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Thread: OE/IE6/WMP Temporary File Exploit

  1. #1
    Senior Member
    Join Date
    Jan 2002

    OE/IE6/WMP Temporary File Exploit




    March 29, 2002


    In a post to NTBugtraq on March 28, a member of
    <> described a technique for crafting an e-
    mail that automatically executes code when opened on a machine with
    Outlook Express (OE) 6 and Internet Explorer (IE) 6. A hacker could
    use this technique to e-mail you a Trojan that installs
    automatically when you simply open the e-mail. There is no direct
    impact on WatchGuard products. We recommend administrators using OE
    and IE 6 in their network follow the workarounds below until a patch
    becomes available.


    The advisory describes how to automatically execute a
    program sent via e-mail to an Outlook Express 6 user. This
    complicated technique uses many of Microsoft's embedded
    applications. A susceptible system requires Internet Explorer (IE)
    6, Outlook Express (OE) 6 and Windows Media Player (WMP version 7.1,
    and possibly earlier versions). The author of the advisory assumes
    Outlook and Outlook 2002 are susceptible as well but has not tested
    these versions.

    This exploit is possible because of the way OE6 stores temporary
    attachments. When you open an e-mail that has attachments, OE6 saves
    them in a temporary directory. For security reasons, OE6 also
    changes the names of the attachments and gives them .TMP extensions.
    This name change is meant to prevent malicious e-mails from linking
    to temporary copies of the attachments. However, members of have found a technique, using common, garden-variety
    HTML commands, that extracts the real attachment from its temporary
    copy. By sending a specially crafted HTML e-mail, a hacker can
    extract the attachments from OE6's temporary file and then link to
    the attachments from the e-mail itself. The hacker could exploit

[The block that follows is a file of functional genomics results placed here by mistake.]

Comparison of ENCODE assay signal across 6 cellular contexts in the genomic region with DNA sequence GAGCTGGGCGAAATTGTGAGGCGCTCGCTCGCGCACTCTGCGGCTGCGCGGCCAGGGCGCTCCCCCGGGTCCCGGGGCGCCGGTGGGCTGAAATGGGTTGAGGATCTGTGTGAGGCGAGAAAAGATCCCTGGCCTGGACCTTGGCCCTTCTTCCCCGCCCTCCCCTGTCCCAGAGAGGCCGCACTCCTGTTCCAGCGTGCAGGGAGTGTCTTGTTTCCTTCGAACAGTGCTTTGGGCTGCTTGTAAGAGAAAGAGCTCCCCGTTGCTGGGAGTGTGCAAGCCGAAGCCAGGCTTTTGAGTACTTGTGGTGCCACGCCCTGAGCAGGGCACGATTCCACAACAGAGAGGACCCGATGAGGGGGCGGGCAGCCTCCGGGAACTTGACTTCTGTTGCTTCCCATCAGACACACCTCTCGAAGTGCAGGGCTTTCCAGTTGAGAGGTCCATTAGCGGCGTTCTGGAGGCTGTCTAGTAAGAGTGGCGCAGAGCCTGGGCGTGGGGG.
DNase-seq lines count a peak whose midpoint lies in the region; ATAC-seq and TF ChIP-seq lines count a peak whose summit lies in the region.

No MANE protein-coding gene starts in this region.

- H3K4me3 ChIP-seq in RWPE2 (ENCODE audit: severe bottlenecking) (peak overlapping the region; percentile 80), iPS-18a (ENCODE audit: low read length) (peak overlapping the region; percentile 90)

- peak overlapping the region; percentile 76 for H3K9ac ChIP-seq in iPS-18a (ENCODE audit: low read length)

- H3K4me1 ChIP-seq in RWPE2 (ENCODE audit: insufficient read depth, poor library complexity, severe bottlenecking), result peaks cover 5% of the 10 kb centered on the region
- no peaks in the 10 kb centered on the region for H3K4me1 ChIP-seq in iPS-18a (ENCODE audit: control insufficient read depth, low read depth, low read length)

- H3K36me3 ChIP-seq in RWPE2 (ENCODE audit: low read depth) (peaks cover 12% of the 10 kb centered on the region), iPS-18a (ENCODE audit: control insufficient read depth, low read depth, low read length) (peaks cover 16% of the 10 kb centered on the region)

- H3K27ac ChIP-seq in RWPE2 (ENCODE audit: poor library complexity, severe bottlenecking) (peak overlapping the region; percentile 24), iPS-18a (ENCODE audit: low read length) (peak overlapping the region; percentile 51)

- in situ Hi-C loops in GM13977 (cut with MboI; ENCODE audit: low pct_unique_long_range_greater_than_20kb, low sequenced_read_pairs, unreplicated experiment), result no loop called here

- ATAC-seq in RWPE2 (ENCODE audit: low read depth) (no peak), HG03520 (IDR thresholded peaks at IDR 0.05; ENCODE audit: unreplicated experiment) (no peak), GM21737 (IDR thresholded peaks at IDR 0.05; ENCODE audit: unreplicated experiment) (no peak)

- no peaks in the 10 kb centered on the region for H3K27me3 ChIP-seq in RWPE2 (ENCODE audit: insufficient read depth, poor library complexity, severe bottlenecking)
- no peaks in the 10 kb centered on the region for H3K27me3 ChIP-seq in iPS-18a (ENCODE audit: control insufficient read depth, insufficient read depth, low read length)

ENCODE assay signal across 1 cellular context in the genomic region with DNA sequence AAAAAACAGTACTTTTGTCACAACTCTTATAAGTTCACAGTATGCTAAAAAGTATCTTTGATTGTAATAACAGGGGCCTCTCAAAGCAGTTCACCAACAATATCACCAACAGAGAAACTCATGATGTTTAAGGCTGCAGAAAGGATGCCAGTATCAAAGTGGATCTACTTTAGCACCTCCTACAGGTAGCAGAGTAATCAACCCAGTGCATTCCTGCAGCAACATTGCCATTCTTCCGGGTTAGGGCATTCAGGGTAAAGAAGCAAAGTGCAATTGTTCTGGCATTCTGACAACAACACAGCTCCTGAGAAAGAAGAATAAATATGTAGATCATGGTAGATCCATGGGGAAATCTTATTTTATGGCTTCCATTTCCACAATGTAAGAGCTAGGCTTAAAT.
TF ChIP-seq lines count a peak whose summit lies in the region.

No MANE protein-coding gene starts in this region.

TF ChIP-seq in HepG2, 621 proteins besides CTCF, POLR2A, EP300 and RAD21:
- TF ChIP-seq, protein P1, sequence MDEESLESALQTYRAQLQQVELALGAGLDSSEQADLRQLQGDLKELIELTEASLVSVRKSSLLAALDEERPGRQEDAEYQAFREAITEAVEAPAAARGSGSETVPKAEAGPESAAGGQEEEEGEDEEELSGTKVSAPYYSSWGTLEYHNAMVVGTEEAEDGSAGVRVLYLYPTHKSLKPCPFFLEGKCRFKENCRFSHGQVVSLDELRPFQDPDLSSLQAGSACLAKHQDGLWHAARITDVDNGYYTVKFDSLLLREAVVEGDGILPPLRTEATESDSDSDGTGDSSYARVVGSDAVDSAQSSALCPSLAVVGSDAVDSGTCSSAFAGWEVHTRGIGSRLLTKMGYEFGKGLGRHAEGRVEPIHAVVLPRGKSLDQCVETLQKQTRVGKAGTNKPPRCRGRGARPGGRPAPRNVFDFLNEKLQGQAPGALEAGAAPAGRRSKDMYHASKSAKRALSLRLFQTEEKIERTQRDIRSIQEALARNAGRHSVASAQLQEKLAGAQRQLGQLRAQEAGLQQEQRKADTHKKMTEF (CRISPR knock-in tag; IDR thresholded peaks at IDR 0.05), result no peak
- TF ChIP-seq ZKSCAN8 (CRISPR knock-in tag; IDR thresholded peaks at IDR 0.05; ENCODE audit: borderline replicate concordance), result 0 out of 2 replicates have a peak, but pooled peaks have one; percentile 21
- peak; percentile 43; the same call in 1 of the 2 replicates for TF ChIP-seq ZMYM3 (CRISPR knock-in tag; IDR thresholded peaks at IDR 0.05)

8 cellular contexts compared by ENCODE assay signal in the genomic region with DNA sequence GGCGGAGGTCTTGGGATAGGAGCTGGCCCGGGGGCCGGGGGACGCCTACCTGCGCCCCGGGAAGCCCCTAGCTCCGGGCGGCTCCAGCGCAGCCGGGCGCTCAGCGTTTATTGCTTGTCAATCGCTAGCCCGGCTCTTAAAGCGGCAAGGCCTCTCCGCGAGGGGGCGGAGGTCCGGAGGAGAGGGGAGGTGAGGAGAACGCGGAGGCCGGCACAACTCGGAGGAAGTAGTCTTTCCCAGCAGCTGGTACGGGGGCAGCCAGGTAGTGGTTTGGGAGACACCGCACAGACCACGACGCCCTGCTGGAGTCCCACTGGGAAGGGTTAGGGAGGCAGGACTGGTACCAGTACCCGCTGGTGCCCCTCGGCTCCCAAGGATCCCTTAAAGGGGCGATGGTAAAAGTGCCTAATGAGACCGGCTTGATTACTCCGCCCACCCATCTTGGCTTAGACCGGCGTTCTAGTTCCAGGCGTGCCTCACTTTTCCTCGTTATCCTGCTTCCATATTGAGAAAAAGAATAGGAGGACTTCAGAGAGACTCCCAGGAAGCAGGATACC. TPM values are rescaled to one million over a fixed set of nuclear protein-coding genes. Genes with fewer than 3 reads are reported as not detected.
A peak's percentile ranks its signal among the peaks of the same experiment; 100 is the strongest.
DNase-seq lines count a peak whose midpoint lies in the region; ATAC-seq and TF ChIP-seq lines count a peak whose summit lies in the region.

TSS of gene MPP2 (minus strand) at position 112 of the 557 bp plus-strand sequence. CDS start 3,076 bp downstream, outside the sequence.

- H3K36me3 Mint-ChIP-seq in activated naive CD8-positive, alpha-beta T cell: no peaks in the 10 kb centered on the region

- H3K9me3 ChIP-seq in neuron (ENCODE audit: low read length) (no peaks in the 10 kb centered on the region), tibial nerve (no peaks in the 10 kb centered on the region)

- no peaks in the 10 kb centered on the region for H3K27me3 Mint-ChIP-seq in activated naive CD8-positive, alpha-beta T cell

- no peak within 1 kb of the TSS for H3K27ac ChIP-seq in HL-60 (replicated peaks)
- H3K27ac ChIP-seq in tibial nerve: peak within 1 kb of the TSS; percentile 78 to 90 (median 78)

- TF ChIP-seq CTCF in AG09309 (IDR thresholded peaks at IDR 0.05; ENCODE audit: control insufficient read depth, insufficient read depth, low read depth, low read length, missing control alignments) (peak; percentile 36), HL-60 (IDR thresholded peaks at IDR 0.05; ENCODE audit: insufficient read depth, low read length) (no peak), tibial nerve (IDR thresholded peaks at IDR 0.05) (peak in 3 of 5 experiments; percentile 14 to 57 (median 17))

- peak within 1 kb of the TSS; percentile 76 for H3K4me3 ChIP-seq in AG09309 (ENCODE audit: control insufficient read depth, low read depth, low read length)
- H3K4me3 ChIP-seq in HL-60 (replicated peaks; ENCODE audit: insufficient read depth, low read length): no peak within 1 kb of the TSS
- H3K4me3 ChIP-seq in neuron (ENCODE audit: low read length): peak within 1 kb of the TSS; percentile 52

this flaw to send you a Trojan that self-installs when you open the
    malicious e-mail. The advisory also mentions that a hacker could
    exploit this flaw through a malicious Web page or by posting a
    malicious newsgroup message.'s advisory includes two "proof-of-concept" examples of
    this exploit. One example requires active scripting, while the
    second can do without. Now that these proof-of-concepts examples are
    in the wild, hackers are sure to exploit this flaw.


    Microsoft does not yet have a patch for this flaw. Since the exploit
    code is available in the wild, it is important that you protect

    To lower the impact of this vulnerability, ensure OE6 is not
    allowing active scripting. OE6 denies active scripts by default;
    however, some users may have changed this setting in the course of
    daily activities. To confirm OE6 is denying active scripting, go to
    Tools => Options in OE6 and click the Security tab. Make sure OE6 is
    opening mail in the Restricted Sites Zone and click OK. This
    prevents the active script version of this exploit from working.
    (These same instructions apply to Outlook users as well.)

    The non-scripted version of this exploit is not prevented even by
    OE6's most secure settings. (Thankfully, we have found that certain
    requirements of this version of the exploit give it only a random
    chance of succeeding.) Until a patch is available, administrators
    might caution their users not to open e-mails containing attachments
    when delivered from an unknown sender. Outlook Express 6 users
    typically have the Preview Pane turned on, which means that clicking
    on an e-mail opens it. You might consider advising them to turn it
    off (View menu => Preview Pane). This gives them the opportunity to
    delete questionable e-mails without opening them.
    I used to be With IT. But then they changed what IT was. Now what I'm with isn't IT, and what's IT seems scary and weird." - Abe Simpson

  2. #2
    AntiOnline Senior Member
    Join Date
    Oct 2001
    Good heads up! Thanx zigar!
    [shadow]uraloony, Founder of Loony Services[/shadow]
    Visit us at

  3. #3
    Hmmm Outlook.....

    BTW: Thanks for the infomation zigar

  4. #4
    The Iceman Cometh
    Join Date
    Aug 2001
    Thanks for the post. I recently moved from OE to full Outlook XP (I was using OE because it could check my Hotmail accounts which Outlook 2000 could not do). I never was too fond of OE... especially with their lack of filters and the ability to quarantine attachments.


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